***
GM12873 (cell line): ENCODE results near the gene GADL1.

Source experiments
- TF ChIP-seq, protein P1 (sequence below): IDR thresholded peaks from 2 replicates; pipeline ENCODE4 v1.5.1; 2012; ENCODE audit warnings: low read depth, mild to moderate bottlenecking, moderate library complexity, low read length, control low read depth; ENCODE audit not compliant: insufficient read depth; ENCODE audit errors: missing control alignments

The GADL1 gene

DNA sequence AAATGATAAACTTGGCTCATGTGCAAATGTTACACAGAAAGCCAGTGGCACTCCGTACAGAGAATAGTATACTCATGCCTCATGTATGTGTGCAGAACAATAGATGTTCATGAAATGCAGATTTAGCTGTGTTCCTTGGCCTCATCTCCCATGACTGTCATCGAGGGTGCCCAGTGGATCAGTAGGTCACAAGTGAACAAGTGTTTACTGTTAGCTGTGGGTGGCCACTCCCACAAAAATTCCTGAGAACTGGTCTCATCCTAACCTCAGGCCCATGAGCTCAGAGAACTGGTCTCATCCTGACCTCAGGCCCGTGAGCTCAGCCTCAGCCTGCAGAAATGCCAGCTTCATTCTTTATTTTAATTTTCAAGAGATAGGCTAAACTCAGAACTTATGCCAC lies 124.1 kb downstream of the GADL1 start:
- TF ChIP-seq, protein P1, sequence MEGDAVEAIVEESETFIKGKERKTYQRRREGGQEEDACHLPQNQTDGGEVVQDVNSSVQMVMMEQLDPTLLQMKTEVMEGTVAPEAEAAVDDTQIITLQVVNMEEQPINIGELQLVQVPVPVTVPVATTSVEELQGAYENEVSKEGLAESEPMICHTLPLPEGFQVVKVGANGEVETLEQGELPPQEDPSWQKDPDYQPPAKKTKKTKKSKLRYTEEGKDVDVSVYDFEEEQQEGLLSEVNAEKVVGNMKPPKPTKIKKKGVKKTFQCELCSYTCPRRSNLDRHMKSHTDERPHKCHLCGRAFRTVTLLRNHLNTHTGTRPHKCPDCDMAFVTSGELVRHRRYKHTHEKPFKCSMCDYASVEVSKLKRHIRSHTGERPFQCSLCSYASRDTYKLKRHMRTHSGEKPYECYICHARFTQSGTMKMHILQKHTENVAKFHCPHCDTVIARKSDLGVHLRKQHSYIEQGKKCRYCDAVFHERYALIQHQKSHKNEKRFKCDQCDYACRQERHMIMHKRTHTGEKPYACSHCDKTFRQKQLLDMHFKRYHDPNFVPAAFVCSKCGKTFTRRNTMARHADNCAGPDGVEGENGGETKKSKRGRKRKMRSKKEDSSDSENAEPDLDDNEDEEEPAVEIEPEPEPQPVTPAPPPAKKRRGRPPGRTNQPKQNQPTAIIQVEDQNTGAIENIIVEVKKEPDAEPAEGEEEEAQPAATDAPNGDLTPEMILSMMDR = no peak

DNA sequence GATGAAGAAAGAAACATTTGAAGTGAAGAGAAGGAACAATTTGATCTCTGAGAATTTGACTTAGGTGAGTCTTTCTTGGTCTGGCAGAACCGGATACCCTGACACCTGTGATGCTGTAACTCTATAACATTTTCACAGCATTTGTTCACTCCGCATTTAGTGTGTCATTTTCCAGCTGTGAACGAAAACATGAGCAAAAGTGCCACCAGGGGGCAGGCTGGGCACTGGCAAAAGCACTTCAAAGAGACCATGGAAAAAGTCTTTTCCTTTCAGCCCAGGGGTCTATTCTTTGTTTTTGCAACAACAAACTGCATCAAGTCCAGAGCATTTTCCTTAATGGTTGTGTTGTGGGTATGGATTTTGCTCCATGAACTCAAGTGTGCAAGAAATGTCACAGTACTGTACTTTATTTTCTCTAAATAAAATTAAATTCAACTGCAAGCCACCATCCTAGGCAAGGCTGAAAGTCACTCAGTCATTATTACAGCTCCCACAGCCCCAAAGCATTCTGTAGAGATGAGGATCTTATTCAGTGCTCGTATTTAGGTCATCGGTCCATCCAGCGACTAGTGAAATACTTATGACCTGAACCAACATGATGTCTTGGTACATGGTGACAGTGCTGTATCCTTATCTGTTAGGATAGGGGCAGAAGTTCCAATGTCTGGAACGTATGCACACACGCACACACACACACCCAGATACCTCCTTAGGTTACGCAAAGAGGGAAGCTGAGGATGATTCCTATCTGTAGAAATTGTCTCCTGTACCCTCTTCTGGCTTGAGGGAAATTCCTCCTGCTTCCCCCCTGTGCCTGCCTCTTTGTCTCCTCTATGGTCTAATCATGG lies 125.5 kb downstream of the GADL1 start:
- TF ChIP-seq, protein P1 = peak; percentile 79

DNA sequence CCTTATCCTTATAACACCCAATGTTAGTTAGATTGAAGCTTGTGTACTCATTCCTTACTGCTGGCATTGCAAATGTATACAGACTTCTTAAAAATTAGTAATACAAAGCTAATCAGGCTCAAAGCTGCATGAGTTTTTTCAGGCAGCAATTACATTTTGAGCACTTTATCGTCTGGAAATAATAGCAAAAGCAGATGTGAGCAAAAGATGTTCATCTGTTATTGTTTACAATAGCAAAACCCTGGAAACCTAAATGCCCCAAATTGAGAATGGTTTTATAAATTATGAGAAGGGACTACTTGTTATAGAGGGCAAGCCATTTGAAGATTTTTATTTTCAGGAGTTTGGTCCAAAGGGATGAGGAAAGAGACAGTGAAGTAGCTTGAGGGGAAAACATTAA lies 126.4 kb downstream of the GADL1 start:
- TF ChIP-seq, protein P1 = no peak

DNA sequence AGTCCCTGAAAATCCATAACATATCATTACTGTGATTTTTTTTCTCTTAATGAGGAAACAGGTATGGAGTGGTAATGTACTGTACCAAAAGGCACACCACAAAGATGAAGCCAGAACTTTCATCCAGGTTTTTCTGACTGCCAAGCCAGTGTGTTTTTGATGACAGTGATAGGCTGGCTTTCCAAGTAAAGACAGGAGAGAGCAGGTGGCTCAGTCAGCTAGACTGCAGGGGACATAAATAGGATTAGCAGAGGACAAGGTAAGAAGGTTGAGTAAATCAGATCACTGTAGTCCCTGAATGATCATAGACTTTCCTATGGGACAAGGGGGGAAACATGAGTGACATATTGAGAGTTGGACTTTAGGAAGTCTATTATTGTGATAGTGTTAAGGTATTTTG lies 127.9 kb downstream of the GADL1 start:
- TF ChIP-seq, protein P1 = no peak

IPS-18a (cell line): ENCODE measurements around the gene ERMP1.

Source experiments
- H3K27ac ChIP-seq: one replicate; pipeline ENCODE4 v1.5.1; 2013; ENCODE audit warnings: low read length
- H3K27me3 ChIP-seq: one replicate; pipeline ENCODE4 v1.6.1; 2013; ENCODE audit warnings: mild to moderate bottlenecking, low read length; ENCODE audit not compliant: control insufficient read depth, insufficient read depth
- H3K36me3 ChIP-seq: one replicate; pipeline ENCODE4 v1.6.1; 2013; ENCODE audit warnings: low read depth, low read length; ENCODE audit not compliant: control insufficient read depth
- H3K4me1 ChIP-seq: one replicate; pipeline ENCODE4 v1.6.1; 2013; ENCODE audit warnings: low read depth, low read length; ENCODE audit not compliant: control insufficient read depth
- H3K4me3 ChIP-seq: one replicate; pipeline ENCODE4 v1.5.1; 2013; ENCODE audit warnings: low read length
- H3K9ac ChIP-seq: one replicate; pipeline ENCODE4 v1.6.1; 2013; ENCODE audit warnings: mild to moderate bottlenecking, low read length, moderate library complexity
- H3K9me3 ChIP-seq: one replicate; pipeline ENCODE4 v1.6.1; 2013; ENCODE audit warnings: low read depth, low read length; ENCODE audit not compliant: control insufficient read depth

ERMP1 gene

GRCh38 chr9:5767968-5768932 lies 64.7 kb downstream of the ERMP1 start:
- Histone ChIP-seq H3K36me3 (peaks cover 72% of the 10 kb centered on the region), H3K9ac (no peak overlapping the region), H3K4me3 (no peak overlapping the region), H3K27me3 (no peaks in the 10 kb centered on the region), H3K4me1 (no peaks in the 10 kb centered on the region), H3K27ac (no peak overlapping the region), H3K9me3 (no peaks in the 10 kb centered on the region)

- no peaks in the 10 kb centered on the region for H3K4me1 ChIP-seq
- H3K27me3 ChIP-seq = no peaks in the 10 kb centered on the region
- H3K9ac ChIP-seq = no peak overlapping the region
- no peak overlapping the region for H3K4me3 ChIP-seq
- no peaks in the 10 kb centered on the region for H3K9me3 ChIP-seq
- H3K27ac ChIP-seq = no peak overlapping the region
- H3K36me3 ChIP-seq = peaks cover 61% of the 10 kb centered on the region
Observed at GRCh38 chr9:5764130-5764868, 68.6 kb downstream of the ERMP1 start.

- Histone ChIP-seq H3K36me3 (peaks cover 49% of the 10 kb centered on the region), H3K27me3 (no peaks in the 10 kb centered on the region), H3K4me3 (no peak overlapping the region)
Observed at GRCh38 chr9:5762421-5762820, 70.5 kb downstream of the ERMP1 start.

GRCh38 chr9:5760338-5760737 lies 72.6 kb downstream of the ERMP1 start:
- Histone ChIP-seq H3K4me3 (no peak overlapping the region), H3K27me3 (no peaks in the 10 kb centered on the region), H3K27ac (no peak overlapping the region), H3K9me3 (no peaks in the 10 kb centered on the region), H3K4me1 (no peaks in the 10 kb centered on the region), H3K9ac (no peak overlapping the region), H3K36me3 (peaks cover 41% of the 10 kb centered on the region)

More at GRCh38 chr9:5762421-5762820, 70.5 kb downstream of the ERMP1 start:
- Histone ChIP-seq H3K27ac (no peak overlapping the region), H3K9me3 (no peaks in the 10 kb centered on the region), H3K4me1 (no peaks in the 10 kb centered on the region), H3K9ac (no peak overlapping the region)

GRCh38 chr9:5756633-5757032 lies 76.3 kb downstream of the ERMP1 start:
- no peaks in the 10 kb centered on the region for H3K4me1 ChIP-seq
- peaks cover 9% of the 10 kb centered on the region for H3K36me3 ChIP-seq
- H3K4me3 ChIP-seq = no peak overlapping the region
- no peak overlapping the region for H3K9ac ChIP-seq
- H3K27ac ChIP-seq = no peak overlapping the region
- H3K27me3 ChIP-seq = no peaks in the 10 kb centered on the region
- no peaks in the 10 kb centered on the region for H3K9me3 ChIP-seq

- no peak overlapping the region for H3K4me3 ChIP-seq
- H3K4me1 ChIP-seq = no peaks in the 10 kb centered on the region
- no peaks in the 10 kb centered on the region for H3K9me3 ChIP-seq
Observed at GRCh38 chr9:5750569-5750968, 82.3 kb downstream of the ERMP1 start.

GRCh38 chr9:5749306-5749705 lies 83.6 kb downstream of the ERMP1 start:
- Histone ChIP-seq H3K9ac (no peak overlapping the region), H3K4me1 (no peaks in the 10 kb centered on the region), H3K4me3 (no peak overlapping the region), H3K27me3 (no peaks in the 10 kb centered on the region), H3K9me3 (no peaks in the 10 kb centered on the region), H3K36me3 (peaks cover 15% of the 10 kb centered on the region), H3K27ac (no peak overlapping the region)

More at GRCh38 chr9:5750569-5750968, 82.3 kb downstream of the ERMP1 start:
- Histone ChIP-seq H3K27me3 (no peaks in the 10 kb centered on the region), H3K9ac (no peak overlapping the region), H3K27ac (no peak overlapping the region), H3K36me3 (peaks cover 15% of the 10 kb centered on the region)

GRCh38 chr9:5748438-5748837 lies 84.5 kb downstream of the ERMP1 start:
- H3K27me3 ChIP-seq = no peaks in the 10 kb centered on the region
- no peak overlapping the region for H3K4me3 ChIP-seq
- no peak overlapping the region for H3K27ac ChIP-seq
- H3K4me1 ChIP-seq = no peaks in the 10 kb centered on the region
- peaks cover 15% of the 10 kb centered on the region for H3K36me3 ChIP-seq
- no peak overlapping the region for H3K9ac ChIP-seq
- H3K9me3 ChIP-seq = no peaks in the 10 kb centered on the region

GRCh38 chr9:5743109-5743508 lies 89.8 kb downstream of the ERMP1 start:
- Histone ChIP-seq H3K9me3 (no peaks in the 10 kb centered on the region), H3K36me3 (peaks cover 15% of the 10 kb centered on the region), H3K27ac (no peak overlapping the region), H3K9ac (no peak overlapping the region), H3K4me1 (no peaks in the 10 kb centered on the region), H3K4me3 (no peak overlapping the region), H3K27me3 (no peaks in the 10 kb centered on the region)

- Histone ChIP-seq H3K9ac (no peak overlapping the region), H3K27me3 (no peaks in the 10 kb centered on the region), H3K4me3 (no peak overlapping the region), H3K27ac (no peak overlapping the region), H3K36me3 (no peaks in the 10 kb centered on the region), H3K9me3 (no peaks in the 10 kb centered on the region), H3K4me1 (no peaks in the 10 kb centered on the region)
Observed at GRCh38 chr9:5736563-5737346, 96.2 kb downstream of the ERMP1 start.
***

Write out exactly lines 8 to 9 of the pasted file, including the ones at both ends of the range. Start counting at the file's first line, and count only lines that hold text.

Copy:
- TF ChIP-seq, protein P1 = peak; percentile 79

DNA sequence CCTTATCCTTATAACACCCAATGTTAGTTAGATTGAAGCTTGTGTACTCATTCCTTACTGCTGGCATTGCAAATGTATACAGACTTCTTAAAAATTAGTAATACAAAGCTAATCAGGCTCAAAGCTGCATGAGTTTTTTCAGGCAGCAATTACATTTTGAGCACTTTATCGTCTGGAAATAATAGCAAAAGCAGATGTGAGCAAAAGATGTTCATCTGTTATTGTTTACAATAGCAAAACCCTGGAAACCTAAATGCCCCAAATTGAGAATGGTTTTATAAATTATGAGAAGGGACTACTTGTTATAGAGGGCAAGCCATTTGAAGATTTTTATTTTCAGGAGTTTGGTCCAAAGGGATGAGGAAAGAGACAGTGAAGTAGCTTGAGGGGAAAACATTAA lies 126.4 kb downstream of the GADL1 start: